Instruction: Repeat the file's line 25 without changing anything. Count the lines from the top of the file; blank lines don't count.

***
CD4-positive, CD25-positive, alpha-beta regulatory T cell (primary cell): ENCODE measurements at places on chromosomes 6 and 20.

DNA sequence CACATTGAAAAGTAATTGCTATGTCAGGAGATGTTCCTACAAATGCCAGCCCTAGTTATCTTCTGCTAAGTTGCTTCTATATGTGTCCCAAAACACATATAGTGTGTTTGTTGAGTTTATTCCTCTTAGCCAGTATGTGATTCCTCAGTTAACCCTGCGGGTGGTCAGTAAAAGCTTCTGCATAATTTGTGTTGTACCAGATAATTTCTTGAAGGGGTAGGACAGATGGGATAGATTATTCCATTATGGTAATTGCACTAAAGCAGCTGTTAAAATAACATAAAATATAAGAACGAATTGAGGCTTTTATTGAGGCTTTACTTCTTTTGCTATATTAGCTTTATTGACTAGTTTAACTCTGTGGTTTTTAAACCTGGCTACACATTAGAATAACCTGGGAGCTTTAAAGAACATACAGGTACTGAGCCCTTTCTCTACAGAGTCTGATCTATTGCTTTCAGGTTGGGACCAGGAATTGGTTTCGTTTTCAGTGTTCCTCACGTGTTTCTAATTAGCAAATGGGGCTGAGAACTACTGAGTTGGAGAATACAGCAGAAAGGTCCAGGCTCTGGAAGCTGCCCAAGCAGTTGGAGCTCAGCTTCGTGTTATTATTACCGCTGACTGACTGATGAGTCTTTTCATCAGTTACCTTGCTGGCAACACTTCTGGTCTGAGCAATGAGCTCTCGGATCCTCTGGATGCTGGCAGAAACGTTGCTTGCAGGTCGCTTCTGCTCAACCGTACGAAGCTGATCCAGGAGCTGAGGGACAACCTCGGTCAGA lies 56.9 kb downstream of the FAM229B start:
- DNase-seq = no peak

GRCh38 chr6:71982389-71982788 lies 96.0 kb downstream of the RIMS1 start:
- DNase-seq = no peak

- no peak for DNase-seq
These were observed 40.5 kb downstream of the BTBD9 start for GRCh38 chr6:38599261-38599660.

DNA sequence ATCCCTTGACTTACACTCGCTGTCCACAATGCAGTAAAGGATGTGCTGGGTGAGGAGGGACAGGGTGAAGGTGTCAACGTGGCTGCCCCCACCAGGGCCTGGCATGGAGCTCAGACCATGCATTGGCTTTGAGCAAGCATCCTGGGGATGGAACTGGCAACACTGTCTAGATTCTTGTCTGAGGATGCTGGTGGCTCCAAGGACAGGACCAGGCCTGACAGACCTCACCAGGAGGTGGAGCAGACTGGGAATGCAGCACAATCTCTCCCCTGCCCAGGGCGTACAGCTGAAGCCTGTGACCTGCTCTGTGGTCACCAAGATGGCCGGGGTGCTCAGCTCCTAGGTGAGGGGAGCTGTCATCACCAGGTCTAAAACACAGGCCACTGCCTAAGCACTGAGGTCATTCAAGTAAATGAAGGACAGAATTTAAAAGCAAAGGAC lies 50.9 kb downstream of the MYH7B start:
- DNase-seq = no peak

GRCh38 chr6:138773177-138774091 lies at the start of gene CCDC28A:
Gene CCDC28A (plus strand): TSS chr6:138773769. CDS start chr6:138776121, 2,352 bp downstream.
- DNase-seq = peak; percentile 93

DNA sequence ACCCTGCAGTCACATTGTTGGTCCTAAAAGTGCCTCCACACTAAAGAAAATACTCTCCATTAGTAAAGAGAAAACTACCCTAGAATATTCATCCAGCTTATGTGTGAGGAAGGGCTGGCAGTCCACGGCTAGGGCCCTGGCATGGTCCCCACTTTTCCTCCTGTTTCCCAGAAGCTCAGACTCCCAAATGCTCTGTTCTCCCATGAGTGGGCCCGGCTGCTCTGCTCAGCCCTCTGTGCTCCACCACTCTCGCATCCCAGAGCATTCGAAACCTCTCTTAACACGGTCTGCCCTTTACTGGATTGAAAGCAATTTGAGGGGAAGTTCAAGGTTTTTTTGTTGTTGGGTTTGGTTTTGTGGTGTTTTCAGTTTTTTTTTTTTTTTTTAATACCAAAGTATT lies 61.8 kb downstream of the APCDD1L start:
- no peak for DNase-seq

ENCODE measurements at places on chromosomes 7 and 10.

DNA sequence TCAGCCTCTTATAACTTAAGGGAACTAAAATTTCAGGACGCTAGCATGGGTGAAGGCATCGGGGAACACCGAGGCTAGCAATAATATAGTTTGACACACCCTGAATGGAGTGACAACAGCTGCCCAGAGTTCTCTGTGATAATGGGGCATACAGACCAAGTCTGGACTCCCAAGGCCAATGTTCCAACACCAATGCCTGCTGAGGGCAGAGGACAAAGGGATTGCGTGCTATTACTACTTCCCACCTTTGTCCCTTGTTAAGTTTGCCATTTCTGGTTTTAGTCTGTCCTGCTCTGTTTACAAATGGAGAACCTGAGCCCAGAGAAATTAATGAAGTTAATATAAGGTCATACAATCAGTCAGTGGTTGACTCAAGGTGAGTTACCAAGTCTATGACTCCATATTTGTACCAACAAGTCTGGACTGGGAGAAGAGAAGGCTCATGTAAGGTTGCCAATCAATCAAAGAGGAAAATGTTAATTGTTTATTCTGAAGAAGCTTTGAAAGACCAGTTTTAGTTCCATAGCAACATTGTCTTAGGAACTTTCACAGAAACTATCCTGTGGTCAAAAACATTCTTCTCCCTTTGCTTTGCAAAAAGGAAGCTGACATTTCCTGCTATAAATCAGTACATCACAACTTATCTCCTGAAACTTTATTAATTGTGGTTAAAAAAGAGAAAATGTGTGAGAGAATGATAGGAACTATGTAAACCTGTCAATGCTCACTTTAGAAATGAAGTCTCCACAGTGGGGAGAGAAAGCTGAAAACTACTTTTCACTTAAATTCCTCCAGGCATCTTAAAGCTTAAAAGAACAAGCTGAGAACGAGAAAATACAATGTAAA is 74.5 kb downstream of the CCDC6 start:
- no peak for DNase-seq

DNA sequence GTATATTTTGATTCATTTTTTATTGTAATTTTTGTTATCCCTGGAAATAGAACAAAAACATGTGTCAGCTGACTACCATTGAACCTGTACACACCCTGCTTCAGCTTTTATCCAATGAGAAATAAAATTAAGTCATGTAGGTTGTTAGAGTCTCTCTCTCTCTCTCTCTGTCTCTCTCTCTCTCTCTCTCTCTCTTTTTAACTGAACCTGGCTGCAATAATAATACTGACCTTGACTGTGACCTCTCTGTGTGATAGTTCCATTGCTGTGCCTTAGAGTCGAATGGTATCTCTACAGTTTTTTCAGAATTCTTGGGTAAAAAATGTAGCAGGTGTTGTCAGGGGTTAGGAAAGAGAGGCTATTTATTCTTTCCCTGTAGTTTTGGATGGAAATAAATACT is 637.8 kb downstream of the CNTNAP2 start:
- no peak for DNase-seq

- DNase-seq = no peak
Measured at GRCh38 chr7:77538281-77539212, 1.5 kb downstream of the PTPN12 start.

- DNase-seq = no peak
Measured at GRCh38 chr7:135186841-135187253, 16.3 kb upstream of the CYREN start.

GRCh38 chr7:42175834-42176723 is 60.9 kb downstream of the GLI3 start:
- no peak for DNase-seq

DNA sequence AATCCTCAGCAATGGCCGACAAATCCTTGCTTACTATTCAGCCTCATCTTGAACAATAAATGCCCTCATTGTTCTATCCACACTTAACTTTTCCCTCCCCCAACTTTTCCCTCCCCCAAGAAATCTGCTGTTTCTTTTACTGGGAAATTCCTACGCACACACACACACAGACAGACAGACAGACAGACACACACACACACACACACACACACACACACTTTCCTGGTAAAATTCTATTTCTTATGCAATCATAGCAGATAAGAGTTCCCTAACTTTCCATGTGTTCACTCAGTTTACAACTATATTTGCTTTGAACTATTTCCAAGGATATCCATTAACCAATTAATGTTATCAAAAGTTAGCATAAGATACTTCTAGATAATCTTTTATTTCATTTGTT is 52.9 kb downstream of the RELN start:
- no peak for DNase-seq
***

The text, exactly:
- no peak for DNase-seq